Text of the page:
Isaac Deutscher 1947
Source: The Listener, 25 December 1947. Scanned and prepared for the Marxist Internet Archive by Paul Flewers.
The first problem I have to grapple with as a biographer of Stalin is, of course, the highly controversial character of the hero of my book. Some people would like his portrait to show a man of stainless virtue, while others expect it to show the villain. But this is, after all, not the main difficulty. The chief problem lies elsewhere, in the almost mythological aura that surrounds Stalin. Longer than any other contemporary statesman, for a quarter of a century, he has been at the helm of government. His influence has been ever present in the life of this generation. Yet his figure has been almost as remote from us as that of any mythical being. The whole course of his extraordinary career is surrounded by a haze, sometimes as thick as a fog.
Nearly all the materials for Stalin’s biography are of a polemical nature. Apologists and critics have vied with one another in producing conflicting interpretations and versions of his deeds. Moreover, they have produced different and conflicting sets of facts. The controversy has ranged over all the activities of the man; and it has extended to every detail of his youth and childhood. Stalin himself has not been helpful in clearing away the fog. In this respect he has not followed the example of Oliver Cromwell, with whom he has not a few features in common. Cromwell once told his painter: ‘Paint me as I am. If you leave out the scars and wrinkles, I will not pay you a shilling.’ Stalin’s scars and wrinkles have been painted by his opponents only, and they have often been overdrawn. Incidentally, Stalin’s embarrassing refusal to help his biographers is also characteristic of the man. As one Russian has said: ‘Stalin wears mystery as the Tsars wore purple.’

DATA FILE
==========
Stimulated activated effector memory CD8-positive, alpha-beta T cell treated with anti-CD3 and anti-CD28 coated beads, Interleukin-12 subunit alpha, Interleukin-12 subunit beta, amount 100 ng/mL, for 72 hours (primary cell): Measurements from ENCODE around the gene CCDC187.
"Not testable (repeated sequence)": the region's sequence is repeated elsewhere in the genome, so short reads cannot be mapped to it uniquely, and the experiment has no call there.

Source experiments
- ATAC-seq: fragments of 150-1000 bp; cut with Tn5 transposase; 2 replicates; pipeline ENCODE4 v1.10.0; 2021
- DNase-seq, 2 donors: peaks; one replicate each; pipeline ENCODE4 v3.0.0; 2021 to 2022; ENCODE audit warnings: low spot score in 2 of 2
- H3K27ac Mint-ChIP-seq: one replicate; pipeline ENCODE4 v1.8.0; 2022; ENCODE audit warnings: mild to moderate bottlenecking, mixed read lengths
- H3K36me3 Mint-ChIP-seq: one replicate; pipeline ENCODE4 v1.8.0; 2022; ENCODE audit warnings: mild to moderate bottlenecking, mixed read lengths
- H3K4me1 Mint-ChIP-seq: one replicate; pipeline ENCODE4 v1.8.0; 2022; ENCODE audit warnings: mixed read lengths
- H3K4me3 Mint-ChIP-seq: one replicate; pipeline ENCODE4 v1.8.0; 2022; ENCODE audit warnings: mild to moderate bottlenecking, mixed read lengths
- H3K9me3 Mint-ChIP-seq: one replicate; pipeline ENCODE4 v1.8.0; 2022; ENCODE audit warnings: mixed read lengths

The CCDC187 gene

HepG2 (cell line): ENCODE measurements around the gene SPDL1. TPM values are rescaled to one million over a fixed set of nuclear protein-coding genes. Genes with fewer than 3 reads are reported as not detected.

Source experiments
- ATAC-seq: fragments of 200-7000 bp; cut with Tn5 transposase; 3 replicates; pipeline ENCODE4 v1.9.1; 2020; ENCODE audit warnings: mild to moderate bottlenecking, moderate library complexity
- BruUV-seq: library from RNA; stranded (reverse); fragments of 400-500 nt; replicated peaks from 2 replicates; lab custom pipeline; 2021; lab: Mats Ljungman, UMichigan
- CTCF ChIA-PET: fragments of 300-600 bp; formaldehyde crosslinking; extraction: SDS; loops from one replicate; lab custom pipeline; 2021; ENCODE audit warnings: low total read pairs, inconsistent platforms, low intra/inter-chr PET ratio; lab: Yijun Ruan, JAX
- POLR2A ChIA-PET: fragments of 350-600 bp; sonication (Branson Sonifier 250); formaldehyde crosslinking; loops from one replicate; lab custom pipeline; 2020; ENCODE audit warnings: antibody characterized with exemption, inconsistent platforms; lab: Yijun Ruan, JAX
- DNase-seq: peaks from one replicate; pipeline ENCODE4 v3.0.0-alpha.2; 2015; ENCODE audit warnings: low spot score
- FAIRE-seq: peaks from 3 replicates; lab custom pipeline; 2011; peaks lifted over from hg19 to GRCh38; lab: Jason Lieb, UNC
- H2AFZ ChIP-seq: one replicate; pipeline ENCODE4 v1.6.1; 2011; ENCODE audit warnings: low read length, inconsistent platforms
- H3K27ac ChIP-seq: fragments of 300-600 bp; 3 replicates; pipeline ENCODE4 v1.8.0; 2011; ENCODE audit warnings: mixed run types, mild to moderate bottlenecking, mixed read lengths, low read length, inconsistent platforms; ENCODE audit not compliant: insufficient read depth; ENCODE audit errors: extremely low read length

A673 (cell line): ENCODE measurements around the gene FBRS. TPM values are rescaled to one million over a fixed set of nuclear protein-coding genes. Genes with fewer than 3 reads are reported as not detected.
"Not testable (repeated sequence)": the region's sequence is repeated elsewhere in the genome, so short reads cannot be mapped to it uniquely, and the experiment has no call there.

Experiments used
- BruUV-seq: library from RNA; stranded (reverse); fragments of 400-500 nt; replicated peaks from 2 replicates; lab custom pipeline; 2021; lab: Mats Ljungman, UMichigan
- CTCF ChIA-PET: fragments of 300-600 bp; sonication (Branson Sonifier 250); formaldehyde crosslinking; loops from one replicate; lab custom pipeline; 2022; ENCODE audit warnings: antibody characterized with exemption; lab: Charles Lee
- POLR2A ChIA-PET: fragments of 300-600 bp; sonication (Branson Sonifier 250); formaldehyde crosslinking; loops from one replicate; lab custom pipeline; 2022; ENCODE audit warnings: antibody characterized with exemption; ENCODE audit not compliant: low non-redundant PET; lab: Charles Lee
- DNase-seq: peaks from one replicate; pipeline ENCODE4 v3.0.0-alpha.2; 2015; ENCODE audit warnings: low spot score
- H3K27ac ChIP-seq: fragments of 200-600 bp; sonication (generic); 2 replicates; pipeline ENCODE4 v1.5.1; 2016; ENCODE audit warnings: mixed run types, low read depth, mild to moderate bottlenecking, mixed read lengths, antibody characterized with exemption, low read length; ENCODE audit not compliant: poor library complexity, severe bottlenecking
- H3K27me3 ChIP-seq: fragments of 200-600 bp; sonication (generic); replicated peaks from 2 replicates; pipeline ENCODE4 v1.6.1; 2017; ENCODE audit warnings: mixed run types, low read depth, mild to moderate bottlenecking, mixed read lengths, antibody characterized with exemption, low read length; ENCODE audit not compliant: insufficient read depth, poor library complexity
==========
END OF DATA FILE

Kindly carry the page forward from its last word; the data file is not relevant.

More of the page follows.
To the biographer who approaches his topic without any set polemical intention the life of Stalin appears to be an enormous palimpsest with many layers of wax and many scripts superimposed upon one another. On the very top there is the latest official Stalinist script. This must be read and then washed or scraped away. Underneath, there are a few other scripts, each written by an apologist, each written at a different time, in accordance with the complex and changeable demands of ideology and practical politics. You read and wash away all these layers of wax too. Then you come across a completely new text composed in the Trotskyist idiom; and you find various versions of that text too. The latest of those versions is Trotsky’s own biography of Stalin, a book of queer fascination, full of profound insight and blind passion. I shalt not go on describing the whole process of deciphering the palimpsest. But I shall confess that while I am at work I do sometimes feel as if I were a medieval monk, pondering over a fascinating ancient piece of parchment in a strenuous attempt to wrest an important event from age-old oblivion. This is a queer sensation in an age in which we have so many unfailing means for recording human deeds, from shorthand to broadcasting, an age in which it would seem that no deed of a contemporary statesman can possibly escape the historian or the biographer.